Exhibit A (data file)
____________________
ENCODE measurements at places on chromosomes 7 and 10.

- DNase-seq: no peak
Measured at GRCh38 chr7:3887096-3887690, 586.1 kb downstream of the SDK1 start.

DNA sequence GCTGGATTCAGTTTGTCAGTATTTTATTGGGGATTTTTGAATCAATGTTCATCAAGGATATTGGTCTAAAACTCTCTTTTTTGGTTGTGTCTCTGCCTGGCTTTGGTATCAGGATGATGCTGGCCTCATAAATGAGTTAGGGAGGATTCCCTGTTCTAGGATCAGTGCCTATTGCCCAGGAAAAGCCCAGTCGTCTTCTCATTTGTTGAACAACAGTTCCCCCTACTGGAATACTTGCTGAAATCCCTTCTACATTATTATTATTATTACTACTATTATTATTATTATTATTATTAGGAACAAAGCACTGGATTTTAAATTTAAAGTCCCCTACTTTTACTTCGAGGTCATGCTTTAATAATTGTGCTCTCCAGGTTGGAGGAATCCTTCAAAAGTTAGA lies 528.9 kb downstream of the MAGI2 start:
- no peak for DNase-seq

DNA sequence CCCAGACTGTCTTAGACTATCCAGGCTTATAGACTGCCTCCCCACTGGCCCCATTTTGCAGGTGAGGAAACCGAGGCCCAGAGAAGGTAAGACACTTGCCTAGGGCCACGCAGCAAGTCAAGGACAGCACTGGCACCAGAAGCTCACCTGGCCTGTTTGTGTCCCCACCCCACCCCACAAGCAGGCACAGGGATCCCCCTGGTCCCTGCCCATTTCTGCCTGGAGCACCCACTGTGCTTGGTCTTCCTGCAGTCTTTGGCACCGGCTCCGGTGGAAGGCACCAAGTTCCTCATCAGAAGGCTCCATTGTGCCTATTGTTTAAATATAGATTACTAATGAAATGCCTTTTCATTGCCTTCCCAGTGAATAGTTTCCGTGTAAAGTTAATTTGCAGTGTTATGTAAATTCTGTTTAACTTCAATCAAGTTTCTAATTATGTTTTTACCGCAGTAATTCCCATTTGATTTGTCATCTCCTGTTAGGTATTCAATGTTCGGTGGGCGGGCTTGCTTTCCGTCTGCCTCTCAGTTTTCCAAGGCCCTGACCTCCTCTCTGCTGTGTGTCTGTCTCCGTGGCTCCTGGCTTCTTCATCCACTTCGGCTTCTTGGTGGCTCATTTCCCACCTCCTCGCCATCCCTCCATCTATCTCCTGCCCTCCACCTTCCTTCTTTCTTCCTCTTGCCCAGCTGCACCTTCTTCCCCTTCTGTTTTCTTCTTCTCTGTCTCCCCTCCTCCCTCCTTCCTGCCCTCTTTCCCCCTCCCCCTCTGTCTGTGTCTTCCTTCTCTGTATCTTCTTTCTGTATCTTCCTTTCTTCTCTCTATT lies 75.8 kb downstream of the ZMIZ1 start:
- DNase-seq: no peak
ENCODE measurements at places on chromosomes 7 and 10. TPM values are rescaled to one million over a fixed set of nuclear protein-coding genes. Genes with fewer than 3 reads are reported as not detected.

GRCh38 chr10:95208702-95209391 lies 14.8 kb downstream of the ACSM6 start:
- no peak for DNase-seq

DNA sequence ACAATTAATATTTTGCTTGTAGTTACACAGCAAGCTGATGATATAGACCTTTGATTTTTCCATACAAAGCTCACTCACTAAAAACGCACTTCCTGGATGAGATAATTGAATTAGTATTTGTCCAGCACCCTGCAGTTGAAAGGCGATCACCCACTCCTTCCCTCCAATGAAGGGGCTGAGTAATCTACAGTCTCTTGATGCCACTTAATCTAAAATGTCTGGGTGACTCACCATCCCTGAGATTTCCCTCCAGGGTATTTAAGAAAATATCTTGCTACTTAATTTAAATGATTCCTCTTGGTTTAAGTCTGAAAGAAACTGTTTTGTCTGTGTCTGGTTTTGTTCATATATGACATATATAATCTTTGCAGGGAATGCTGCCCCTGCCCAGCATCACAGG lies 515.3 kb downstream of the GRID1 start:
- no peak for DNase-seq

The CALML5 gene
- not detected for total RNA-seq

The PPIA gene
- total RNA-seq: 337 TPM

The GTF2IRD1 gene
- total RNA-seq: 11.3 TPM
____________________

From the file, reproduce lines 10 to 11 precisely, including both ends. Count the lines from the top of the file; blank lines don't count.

- no peak for DNase-seq

DNA sequence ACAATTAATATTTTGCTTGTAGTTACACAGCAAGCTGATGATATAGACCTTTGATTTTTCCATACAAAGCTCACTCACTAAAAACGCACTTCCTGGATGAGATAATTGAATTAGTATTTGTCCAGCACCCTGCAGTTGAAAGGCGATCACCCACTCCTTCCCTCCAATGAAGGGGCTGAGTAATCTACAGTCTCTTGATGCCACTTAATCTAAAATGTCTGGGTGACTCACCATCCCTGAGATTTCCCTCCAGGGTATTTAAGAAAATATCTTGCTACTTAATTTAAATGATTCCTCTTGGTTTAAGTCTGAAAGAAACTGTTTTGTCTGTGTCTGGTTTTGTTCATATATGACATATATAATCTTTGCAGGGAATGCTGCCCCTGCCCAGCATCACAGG lies 515.3 kb downstream of the GRID1 start: